6. One area that will drive up the price of the project, both in terms of the consulting project and system to be implemented, is records management–also known as information governance. Many companies that are new to document management do not have a records retention schedule and other governance policies in place to manage the documents once they are in the system. Developing a record retention schedule or governance policies can easily double the cost of a basic project. Some consultants will try to use fear, uncertainty and doubt (FUD) tactics to scare you into doing records management and that it is a well-developed and defined technology. It is not. We have been going at it for over 20 years now with no clear solution in sight. Be careful when you are getting involved in records management or governance technologies and consulting.
7. Another “cost driver” for many projects is that companies do not have consistent naming conventions for their documents and do not have established metadata that helps when searching for documents. In addition to the document title, metadata can be such things as author, date, department or document type (report, photograph, brochure). The cost driver is that a consultant may have to create and document the metadata by interviewing departments. This can take additional time and resources from your people also.
8. One aspect to many “document management problems" is email and email attachments. If email is the primary problem, I suggest you concentrate on hiring an email specialist, as in my opinion, there is really not a good solution to email problems and documents. Many consultants, who are generalists, are not well-versed in email issues, technologies and resolutions.
9. Here are some things you should be prepared for:
- When you add the price for the consulting project to the price of the system, you may already be over budget. If you can, work with the consultant to get some type of rough estimate for the consulting piece and the system piece. Many document management systems are not “stable” in that they may need constant updates and fiddling with, which may be additional information technology (IT) support time and dollars.
- A document management study will require your people to spend a fair amount of time on the consulting project work. There may be interviews, counting and cataloguing paper documents, determining how many and what type of electronic document you have, diagraming workflows on paper or a whiteboard and, generally speaking, being available to the consultant.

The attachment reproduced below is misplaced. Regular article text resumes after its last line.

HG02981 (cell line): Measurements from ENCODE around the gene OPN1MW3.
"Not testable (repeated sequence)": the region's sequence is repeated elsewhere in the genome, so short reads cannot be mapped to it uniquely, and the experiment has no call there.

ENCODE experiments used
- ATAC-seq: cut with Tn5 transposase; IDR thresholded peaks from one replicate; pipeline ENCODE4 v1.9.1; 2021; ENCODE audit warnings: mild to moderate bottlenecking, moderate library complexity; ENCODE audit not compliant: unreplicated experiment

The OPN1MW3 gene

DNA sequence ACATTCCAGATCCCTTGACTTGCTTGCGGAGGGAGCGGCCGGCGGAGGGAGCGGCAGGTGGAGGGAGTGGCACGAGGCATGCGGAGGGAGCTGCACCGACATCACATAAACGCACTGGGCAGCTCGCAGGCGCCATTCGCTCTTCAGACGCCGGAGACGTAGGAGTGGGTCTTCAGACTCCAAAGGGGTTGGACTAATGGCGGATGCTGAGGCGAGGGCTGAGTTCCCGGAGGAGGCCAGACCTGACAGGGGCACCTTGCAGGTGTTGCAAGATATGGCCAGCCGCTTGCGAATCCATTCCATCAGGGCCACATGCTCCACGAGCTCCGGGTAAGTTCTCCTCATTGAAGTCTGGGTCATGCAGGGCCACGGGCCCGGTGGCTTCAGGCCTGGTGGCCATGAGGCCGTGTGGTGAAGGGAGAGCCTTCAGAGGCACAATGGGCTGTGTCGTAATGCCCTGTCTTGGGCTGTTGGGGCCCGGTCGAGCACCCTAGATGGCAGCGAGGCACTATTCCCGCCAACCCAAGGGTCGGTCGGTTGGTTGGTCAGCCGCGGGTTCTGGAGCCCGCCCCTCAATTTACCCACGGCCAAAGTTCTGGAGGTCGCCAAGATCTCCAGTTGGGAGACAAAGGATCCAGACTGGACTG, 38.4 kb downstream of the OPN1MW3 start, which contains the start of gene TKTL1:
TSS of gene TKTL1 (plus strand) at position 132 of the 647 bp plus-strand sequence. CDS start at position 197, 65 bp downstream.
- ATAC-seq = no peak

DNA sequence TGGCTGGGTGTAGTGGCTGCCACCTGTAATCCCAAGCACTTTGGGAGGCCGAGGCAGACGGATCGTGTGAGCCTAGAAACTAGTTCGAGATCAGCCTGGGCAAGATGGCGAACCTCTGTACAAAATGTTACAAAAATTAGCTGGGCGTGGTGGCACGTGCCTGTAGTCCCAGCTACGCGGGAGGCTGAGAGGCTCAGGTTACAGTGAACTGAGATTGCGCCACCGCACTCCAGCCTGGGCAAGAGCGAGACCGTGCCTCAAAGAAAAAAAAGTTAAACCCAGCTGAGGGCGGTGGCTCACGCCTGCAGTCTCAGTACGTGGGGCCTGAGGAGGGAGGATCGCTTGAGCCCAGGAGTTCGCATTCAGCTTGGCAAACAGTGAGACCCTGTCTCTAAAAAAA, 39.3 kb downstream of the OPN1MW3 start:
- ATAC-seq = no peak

- Ask the consultant to provide at least three options in the report with a plus/minus table for each option. Based on the options, ask the consultant to provide a recommendation and include supporting data as to why that recommendation is the best fit.
- Do an in-depth reading of the reports that the consultant provides, not only reading the report but really questioning the results and tabulations. Are there sufficient “options” provided? Why are some numbers “higher than expected?” Why is there data missing in this or that area? What happens if we forego a metadata dictionary?
10. Finally, the result of all of this hard (and expensive) work should be a substantial report and presentation. This is a big decision for you, and it should not be taken lightly. If budget allows, try to have the report presentation delivered in person by the consultant, and depending on the project, set aside a morning and invite as many people as appropriate. Quite often, I spend an additional hour after the presentation with key stakeholders responding to more detailed questions and giving more detail to my recommendations.
These thoughts are really the tip of the iceberg, but I hope they are useful and cause some discussion within our community. Feel free to expand on these with your own ideas and thoughts about not only hiring the right consultant but taking advantage of their knowledge and history.
Bud Porter-Roth has over 20 years of experience as an ECM consultant, with a focus on cloud collaboration, electronic document management, records management and paper document projects. Follow him on Twitter @BudPR or contact him at firstname.lastname@example.org.